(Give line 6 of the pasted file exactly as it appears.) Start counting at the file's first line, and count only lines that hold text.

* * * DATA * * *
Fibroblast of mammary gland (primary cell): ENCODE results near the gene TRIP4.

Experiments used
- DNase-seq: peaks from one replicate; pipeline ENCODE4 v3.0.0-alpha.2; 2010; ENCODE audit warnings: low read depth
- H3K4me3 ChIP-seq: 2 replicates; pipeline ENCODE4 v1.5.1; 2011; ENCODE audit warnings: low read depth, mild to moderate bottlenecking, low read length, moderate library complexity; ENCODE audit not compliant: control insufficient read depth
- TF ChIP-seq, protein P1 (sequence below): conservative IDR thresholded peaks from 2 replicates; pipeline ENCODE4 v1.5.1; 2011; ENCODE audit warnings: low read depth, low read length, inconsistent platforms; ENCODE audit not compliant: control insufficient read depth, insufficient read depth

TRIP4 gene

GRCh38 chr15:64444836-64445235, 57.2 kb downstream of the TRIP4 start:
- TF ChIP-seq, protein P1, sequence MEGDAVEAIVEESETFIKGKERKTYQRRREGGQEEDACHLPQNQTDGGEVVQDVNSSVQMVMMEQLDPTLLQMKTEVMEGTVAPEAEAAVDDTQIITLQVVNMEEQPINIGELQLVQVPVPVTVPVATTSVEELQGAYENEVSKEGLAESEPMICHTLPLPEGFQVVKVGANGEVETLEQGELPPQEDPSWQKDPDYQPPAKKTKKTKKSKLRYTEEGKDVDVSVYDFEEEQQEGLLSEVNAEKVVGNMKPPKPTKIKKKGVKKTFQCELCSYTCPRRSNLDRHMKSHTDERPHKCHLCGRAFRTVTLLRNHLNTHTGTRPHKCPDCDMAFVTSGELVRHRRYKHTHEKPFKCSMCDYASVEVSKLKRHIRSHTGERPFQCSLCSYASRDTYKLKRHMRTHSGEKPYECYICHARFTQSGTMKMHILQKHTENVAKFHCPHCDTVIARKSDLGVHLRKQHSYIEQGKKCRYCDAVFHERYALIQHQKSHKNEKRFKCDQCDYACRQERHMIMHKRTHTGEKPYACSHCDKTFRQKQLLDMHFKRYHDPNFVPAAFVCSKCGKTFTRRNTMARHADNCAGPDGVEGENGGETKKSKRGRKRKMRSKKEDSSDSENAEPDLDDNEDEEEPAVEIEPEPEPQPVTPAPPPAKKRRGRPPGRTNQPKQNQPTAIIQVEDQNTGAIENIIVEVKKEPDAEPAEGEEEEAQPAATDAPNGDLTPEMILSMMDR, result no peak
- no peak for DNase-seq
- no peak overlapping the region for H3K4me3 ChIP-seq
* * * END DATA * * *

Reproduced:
TRIP4 gene